Wide-angle camera improves security surveillance
By Emily Clark
March 30, 2008
March 31, 2008 Researchers at the University of Alabama (UAH) have developed a wide-angle camera that will assist security forces by enabling them to monitor large areas through high-resolution images taken from a satellite or an airborne craft. The proposed one giga-pixel camera was created after UAH researcher, David Pollock, discovered that if you point a large number of lenses toward a common point, and then make a small correction on each of the lenses, you have a camera with capabilities that far surpass existing technologies.
Current technologies used to capture high resolution images taken from satellites or aircraft suffer from a very small field-of-view. The new camera designed by Pollock and his team, allows the user to view the entire scene and to also zoom in closely on a certain area with very high resolution at real time. Flying at an altitude of 15,000 feet, a developmental version of the camera can see a 21-kilometer diameter area with a resolution of 0.3 meters. As a comparison, most Google Earth imagery is 1 meter.
The ability to view sections of the scene in high resolution has advantages for security forces. Images from existing cameras have to be tiled like the pieces of a jigsaw puzzle before a full picture can be seen, a serious disadvantage for defense surveillance as vehicles can end up appearing more than once if they move from one image to the next between exposures. These types of errors frequently exist in online mapping tools, such as Google Earth or Microsoft’s Virtual Earth, according to Pollock. To rectify this problem, the new camera has an array of light sensitive chips - each one recording small parts of a larger image - at the focal plane of a large multiple-lens system. The system has the structure of a common kitchen utensil, a colander. The camera would have one giga-pixel resolution, and be able to record images at five frames per second. Ultimately the camera can cover nearly a hemispherical field-of-view with uniform image quality and sensitivity.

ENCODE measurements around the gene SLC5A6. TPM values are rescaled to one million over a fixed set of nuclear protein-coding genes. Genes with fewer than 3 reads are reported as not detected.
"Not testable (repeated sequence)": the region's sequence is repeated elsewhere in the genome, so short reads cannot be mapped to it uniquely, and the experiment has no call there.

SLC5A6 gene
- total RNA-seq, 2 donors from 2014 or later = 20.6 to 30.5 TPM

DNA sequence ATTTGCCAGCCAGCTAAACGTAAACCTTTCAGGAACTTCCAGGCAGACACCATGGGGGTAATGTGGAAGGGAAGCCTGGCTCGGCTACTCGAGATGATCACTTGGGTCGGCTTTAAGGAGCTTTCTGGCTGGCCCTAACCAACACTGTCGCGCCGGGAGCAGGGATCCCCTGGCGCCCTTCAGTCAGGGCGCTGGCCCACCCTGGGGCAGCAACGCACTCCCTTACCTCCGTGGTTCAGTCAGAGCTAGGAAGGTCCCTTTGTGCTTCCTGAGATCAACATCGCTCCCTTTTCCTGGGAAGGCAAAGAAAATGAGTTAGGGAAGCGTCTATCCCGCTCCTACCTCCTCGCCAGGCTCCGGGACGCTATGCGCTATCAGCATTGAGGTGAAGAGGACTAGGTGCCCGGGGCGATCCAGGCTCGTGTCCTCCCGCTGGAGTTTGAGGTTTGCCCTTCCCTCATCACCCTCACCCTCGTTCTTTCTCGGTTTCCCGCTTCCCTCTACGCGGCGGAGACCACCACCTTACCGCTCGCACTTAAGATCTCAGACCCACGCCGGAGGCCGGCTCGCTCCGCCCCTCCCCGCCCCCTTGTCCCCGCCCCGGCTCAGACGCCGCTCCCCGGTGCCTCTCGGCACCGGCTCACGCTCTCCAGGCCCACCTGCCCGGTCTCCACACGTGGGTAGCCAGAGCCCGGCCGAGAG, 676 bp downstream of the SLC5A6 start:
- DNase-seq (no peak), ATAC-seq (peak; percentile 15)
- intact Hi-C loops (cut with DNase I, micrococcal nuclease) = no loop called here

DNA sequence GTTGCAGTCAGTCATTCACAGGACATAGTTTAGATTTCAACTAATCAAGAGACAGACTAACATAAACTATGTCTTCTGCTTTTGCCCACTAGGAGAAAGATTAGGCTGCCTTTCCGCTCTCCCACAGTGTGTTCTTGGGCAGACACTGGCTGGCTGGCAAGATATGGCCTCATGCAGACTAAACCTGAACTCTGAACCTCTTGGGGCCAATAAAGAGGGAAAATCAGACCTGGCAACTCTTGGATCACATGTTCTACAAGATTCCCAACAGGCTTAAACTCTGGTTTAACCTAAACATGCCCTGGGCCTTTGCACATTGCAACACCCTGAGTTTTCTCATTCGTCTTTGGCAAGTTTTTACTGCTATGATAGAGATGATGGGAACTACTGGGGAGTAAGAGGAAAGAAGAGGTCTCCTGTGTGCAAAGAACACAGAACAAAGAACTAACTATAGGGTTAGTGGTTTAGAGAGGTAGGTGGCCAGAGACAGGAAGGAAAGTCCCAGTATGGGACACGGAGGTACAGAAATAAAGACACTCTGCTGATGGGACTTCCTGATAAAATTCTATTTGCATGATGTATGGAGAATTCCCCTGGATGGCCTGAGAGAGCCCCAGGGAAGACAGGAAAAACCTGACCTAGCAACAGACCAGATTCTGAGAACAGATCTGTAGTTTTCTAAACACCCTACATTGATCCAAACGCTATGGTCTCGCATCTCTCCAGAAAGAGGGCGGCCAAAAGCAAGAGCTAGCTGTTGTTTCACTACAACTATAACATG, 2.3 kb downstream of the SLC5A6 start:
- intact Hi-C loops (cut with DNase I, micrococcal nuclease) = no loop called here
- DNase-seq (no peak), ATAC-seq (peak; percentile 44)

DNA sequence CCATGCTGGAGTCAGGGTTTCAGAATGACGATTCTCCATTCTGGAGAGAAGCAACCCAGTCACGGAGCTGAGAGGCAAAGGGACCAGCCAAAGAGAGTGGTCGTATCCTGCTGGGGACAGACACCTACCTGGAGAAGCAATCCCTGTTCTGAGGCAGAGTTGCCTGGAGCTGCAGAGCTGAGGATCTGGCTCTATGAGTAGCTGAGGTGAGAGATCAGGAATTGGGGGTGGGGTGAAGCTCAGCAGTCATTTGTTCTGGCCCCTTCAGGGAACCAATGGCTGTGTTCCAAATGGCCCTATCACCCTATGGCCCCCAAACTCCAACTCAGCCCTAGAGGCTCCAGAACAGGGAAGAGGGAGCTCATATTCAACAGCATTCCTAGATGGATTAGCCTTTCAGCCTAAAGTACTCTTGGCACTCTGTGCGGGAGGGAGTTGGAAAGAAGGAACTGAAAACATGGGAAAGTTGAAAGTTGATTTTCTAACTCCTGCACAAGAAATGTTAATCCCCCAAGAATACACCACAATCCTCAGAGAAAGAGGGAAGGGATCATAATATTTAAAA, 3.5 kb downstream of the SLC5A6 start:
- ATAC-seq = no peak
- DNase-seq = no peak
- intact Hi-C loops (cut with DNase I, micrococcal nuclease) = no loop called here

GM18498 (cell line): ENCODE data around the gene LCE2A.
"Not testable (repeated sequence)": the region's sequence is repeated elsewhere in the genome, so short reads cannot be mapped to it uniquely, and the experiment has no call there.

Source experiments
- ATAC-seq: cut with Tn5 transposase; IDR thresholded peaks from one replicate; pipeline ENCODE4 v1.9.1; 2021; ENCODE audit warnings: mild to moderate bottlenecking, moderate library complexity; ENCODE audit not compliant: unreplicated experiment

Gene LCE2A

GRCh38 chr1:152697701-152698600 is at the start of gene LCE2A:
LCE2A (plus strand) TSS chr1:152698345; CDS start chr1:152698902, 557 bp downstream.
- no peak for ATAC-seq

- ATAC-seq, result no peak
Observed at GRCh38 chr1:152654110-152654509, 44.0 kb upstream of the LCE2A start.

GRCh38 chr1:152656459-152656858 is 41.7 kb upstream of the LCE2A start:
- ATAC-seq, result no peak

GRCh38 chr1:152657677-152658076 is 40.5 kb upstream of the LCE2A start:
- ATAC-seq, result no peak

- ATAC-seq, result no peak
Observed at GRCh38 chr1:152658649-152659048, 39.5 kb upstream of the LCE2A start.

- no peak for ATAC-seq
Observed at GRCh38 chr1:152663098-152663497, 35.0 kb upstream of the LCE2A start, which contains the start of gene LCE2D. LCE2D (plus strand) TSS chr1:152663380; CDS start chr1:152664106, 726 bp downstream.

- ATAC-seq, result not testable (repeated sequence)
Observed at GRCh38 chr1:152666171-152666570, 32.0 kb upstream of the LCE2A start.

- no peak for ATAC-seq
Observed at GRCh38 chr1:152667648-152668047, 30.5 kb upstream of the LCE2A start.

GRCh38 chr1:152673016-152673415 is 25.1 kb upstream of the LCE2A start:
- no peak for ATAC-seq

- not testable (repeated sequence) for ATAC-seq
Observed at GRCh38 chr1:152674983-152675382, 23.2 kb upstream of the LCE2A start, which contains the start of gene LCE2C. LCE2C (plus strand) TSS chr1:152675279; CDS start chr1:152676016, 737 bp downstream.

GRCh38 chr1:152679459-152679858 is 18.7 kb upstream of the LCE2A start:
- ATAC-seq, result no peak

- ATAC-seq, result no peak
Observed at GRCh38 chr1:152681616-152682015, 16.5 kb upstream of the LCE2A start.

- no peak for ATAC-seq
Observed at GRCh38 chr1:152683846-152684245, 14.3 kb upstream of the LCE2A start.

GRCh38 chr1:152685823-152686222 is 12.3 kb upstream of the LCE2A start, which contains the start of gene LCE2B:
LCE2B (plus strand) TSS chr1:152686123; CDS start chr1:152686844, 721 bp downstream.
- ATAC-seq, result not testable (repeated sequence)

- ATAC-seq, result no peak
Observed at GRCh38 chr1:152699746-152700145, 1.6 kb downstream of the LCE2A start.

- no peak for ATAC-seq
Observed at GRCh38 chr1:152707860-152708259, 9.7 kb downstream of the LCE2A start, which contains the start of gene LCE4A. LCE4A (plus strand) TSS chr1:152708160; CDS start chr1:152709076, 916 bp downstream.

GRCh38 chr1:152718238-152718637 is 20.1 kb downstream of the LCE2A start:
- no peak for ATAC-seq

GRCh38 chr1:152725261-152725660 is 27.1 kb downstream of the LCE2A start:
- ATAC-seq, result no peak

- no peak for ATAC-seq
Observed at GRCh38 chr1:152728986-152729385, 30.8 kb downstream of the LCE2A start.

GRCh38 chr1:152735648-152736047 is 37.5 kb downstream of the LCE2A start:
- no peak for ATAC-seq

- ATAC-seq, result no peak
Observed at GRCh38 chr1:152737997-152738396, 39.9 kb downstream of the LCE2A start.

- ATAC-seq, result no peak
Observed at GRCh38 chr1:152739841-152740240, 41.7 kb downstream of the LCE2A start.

Pollock says the camera could have far-reaching implications for the military, crime prevention and enforcement as well as traffic analysis and emergency response support. The giga-pixel camera will fit in a one-meter cube, could be flown on any type of vehicle – airplanes, helicopters, blimps or unmanned aerial vehicles.
UAH has filed the patent for the large-format giga-pixel camera (which it shares on a 50-50 basis with Sony Corp).
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